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Thursday, March 5, 2009

It's All Greek to Me

While most educators would agree that the best method for vocabulary acquisition is the act of reading itself, there's something to be said for word root study, especially Greek and Latin roots.

This became clear to me years ago when we were studying decimals. I made the casual observation that deci- typically means "one-tenth of" and mentioned the word decimeter as an example. Michael raised his hand and asked, "So is the word decimate somehow related to that?" Being the confident, all-knowing teacher that I was in my third year teaching, I answered, "No," and dismissed the class to lunch.

As I munched on my chicken salad sandwich, and regained strength of both body and mind, I realized that I had missed an opportunity. Following the lunch period, I encouraged Michael to look up the word in the dictionary.

The word decimate in present use means ‘to destroy a large part’ of something, but its origin sheds light upon a somewhat drastic means of behavioral intervention. According to the Merriam -Webster New Book of Word Histories,

A technique used by the Roman army to keep mutinous units in line was to select one-tenth of the men by lot and execute them, thereby encouraging the remaining nine-tenths to follow orders. The Latin verb for this presumably effective form of punishment was decimare, literally, ‘to take a tenth of,’ which was derived from decimus, meaning ‘tenth.’ (pp. 133-4)

Since that time I've been an ardent believer that vocabulary instruction can greatly benefit from word study (etymology). Etymology can, in fact, shed some light upon the world in which we presently live.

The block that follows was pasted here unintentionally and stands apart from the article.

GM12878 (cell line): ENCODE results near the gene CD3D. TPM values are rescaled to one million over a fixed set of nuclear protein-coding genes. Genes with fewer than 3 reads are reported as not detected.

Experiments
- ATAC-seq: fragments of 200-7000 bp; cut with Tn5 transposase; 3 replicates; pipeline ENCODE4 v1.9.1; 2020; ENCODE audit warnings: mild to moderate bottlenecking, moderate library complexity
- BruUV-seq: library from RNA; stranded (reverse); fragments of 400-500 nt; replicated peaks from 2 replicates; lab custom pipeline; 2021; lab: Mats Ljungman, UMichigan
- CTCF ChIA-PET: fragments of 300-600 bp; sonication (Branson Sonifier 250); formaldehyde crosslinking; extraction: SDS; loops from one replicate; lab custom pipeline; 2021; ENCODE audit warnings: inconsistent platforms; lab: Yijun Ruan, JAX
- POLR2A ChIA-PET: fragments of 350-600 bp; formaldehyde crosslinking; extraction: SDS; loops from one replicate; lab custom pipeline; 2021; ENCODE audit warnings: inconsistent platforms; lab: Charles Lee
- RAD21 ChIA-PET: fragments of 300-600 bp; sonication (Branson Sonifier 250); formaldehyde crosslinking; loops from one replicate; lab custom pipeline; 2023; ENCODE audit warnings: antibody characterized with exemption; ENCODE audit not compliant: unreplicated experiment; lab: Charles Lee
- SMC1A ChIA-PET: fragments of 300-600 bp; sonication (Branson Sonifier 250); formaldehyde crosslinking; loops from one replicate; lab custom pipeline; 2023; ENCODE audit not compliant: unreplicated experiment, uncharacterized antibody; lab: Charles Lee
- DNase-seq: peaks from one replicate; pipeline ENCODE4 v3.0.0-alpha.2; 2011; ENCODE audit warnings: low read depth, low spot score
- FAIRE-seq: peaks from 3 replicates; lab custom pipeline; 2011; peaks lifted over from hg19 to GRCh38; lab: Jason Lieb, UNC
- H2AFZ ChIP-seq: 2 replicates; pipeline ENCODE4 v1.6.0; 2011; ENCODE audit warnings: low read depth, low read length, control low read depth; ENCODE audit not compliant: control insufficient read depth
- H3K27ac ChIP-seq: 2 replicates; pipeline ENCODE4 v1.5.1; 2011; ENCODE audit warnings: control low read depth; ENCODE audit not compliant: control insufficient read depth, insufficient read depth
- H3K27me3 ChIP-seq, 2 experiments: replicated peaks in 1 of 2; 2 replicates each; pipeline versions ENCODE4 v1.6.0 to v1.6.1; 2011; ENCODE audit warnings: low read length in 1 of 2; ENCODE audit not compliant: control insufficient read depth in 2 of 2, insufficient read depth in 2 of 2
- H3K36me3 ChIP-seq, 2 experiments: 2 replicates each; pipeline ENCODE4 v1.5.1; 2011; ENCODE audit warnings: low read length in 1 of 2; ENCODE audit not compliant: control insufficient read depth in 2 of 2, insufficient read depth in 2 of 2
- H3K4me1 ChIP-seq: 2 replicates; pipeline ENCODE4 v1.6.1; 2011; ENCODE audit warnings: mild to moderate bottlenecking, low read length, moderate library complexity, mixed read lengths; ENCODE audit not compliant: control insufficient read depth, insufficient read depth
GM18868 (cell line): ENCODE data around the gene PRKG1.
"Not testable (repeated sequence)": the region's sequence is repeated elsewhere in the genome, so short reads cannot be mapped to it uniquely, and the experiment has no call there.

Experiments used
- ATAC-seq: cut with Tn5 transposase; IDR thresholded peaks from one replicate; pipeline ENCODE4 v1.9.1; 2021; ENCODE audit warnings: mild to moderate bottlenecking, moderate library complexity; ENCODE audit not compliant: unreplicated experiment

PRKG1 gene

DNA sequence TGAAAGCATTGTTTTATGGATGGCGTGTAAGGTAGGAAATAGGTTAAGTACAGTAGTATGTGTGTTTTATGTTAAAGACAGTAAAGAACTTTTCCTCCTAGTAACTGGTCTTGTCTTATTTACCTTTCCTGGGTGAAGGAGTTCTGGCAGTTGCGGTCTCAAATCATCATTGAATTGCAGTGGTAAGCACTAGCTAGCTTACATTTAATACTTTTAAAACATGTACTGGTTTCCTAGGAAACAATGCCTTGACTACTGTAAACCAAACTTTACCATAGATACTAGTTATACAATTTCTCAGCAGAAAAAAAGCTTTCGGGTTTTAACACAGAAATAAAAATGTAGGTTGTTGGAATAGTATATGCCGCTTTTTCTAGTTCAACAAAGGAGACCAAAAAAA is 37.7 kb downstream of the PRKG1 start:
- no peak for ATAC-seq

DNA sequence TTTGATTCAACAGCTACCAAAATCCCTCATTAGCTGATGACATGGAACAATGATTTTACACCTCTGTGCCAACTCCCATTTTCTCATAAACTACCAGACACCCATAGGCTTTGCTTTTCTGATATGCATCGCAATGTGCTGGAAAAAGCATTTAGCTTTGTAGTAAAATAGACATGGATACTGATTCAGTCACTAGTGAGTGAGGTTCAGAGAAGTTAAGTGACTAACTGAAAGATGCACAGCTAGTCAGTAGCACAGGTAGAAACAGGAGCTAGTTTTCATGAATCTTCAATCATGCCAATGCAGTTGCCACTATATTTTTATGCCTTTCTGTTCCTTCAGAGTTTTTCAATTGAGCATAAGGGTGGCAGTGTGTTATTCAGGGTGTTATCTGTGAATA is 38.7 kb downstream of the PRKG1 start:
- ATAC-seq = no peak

The Greek origin of the word ostracize, for example, cements its meaning into the memory:

Ostraka were shards of broken pots re-used as voting 'ballots' cast by the
Athenian assembly, who would each choose a politician they wished to have
'ostracized', or exiled for ten years. If any one name received a majority and a
total of 6,000 or more votes, that man would have to leave Athens.

At the time the hit television series Survivor premiered, it was hailed for its originality. Turns out that its premise was actually thousands of years old!

Below you'll find some links where you and your students can check out word origins for yourself.

Etymologically Speaking... Word origins appearing alphabetically. For word origins, click where it says "Expand your vocabulary."

Greek and Latin Roots Information and activities for understanding Greek and Latin roots.

Meanings and Origins of Phrases Searchable database.

Online Etymology Dictionary An A-Z searchable collection of word origins.

Word Detective Origins plus other cool word-related facts.

Word Origin Game Given a word, select its origin or meaning from three choices.

Word Spy Web site is devoted to lexpionage, the sleuthing of new words and phrases. NOTE: Some adult themes here!


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